NAACP Holds Rally Protesting 90-Year Prison Sentence for Anthony Carter


The local chapter of the NAACP will host a silent protest this weekend after what they call an unfair prison sentence. 

That sentence was given to 50-year-old Anthony Carter, who was sentenced in November 2017 to 90 years in prison for selling synthetic marijuana. It is a highly addictive drug that was legal in Lubbock until 2015. 

"You do wrong, you do the price, but 90 years? This man did not kill nobody, he didn't rape nobody," said Gordon Harris, vice president of Lubbock's NAACP chapter.

Carter was charged in Lubbock courts for possession and intent to sell 400 grams of synthetic marijuana at his smoke shop. 

Related Story: Tobacco Road Owner Sentenced to 90 Years in Prison

In comparison, a Plano man was sentenced to just seven years after pleading guilty in court for a similar crime, according to the Department of Justice.

"I have never in my life seen anyone sentenced to 90 years on a drug charge," said Harris.

The Lubbock chapter of the NAACP said this sentencing is extreme.

"I mean, they know that there is injustice still here, still going on," said Harris.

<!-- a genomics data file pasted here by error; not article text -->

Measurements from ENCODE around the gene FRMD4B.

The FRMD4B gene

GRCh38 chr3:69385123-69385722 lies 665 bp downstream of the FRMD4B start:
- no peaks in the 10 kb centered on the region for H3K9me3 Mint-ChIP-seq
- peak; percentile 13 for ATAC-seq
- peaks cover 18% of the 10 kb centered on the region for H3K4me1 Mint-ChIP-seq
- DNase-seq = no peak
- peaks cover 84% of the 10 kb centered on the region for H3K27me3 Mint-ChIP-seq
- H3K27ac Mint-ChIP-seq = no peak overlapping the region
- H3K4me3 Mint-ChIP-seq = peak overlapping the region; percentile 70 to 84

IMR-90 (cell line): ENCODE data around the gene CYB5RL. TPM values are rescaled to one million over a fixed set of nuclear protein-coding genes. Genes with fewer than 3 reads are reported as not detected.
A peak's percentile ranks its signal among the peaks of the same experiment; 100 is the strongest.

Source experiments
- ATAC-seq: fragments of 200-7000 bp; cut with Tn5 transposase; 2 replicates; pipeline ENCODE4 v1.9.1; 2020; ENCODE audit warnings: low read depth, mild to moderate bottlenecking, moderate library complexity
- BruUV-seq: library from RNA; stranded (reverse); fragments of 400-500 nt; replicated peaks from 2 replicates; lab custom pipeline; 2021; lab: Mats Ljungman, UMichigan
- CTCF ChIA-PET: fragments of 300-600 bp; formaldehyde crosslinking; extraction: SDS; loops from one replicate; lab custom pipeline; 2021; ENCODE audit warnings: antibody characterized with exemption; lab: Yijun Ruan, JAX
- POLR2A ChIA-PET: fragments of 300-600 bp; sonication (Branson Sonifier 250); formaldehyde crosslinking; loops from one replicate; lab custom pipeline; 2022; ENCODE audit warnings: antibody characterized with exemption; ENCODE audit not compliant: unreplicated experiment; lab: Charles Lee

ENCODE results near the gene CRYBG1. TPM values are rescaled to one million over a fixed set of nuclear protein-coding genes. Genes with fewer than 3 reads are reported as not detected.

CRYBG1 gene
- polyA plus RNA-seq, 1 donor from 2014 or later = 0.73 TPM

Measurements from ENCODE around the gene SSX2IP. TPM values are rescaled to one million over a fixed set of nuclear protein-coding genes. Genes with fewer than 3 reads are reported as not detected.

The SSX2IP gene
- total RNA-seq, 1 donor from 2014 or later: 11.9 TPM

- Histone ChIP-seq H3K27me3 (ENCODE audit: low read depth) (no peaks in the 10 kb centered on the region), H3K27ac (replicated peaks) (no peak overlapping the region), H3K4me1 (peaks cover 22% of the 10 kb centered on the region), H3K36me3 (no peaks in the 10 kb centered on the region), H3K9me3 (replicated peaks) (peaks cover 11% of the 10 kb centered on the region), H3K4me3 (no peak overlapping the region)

Harris believes the city was trying to set an example, as this was the first synthetic marijuana case tried in Lubbock courts after the drug became a growing problem.

"He's not a murderer, he's not a rapist," said Harris.

The District Attorney's office was unable to comment on this case because there is an active co-defendant's case. According to records, Carter has a long criminal history. 

The NAACP said they do not just see this is an unfair prison time, but also a race issue.

"This most definitely has to do with him being a black man," Harris said. 

The NAACP is making plans to fight back against this sentencing. They've planned a silent protest at 4 p.m. Saturday outside the Lubbock County Court House. They also already have the the next steps ready if Carter's appeal case does not decrease his prison time. 

"We're willing and ready to take it to the Supreme Court if necessary," Harris said.

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